From generation to generation, some older individuals have abused their power, whether it's through authority, the acknowledgement of private information or inflicting mental, physical and sexual harm towards the younger individual. Many people don't realise just how severe grooming can be and just try to push it to the side, not listening to victims.
Grooming has become a huge issue in recent years, with almost a 50% increase in sexual offences recorded in the latest six months compared to the same period in the previous year. Many people don't always realise when they are being groomed, making it very difficult to identify and stop. Groomers can build relationships in different forms such as a romantic relationship, a mentor or a dominant and persistent figure. They may also try to build a relationship with the young person's family or friends, to make them seem trustworthy or authoritative.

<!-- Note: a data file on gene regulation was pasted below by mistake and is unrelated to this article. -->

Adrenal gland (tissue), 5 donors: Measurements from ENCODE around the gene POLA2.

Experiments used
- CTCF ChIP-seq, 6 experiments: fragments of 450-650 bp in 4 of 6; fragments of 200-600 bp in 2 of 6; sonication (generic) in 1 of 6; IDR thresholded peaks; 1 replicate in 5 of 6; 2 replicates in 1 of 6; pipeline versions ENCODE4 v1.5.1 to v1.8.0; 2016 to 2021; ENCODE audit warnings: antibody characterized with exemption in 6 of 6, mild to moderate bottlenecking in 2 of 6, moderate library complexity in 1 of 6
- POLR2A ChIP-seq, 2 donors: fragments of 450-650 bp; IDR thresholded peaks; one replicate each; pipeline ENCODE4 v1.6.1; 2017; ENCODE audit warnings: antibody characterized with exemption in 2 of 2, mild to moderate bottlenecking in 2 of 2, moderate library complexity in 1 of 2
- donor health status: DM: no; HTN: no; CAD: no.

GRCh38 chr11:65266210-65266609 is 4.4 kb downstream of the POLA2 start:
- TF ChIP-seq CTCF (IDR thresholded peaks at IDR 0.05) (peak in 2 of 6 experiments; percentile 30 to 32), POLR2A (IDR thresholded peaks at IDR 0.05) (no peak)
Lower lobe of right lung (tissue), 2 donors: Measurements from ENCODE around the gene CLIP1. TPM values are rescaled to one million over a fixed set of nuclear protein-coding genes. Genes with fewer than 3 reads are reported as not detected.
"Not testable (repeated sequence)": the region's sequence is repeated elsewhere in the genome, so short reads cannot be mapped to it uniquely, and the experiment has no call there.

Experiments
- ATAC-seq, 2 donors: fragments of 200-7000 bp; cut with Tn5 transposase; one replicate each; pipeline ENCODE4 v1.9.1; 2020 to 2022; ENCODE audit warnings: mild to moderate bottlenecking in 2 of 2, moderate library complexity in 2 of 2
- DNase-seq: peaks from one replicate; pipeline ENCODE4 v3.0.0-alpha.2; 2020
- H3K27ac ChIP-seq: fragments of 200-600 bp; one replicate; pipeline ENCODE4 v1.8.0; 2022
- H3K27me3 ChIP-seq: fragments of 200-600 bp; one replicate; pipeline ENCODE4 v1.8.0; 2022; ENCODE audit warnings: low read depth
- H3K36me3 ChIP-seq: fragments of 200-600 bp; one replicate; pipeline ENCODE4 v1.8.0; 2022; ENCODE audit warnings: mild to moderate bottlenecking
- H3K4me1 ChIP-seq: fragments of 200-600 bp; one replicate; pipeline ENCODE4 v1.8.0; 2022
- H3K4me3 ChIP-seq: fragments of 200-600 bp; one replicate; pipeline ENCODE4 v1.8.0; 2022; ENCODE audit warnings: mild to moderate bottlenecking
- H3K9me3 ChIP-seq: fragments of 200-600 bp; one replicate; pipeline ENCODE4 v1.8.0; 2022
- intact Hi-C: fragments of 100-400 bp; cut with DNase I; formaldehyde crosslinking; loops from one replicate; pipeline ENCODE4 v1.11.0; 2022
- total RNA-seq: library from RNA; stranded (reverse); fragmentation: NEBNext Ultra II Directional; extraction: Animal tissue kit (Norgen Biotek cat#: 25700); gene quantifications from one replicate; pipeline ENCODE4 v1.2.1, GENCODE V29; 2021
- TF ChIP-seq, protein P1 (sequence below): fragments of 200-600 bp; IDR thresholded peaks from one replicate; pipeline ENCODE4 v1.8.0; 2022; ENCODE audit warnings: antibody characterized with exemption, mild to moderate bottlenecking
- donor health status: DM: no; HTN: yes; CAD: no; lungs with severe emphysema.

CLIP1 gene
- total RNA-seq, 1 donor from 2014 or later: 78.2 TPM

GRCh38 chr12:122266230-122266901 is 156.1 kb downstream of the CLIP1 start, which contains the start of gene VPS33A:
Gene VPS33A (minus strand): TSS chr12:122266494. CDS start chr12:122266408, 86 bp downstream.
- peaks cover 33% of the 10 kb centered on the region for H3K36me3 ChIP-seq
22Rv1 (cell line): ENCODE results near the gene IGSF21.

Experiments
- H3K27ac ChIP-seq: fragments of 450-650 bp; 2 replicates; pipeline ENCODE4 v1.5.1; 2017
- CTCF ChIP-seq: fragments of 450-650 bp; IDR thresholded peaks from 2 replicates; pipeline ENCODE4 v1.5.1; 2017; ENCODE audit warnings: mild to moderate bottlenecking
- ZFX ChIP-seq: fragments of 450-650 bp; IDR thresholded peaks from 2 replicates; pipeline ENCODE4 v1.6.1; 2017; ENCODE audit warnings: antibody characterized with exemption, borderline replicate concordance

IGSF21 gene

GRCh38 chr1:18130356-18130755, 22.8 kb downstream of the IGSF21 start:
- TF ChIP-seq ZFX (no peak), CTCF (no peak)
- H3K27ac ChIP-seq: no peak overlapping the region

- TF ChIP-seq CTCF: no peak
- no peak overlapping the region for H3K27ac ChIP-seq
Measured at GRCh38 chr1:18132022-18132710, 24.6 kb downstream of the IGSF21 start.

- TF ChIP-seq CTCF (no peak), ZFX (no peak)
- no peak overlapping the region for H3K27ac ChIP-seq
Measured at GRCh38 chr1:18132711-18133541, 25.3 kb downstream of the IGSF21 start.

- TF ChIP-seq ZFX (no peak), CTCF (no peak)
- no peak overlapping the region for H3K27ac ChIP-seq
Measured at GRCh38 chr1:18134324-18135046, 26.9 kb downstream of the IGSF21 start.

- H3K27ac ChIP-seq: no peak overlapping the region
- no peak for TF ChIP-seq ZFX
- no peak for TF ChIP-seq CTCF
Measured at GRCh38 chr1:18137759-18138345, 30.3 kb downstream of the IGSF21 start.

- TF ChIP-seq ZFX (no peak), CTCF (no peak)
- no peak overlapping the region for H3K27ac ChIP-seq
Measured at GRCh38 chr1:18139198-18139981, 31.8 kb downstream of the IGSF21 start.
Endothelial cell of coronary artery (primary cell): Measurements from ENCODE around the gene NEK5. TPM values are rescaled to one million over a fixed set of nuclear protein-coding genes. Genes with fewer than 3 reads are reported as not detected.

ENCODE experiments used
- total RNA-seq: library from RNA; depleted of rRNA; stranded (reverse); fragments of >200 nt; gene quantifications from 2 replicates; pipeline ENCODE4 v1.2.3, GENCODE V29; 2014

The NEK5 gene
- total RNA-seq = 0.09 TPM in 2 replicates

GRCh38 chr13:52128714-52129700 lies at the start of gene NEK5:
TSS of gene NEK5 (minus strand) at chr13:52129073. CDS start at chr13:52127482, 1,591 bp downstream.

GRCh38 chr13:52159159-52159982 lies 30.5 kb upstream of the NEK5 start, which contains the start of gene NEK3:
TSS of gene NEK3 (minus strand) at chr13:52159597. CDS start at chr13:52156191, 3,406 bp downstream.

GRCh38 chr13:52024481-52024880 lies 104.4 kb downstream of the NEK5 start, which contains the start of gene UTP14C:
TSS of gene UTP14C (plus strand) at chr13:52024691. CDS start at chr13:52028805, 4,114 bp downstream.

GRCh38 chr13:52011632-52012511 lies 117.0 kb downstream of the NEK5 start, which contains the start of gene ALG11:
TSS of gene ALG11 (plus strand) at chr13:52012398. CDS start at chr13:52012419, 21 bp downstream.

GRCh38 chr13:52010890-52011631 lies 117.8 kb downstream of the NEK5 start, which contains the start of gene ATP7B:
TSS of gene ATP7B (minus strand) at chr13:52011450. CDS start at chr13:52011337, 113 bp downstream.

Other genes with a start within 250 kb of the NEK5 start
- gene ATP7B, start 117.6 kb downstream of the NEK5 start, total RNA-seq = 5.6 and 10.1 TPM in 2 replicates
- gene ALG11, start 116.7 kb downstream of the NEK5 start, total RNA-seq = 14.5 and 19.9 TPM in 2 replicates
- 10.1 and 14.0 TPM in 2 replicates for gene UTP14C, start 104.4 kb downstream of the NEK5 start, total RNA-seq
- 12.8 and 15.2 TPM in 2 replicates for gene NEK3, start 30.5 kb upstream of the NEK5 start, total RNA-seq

Grooming definedDuring a survey for Tag '20 with a group of 13 students, age 17–20, you were asked how you would define grooming. There was a range of answers, ranging from "the manipulation of younger people", "trying to attract someone underage", "no different to a paedophile" and "someone who is trying to get photos of me, or following me". According to the Oxford English Dictionary, grooming is described as "the action by a paedophile of preparing a child for a meeting, especially via an internet chat room, with the intention of committing a sexual offence".
Anybody can be a groomer no matter their age, gender or race. They usually come across as a friend or someone you can just talk to, however they use psychological abuse, making it impossible to leave, even when you want to. When a victim of grooming was interviewed, they said the groomer "made me feel like I didn't need anyone besides him. He made me feel like even the people he didn't know, like the people at college, were just bad people".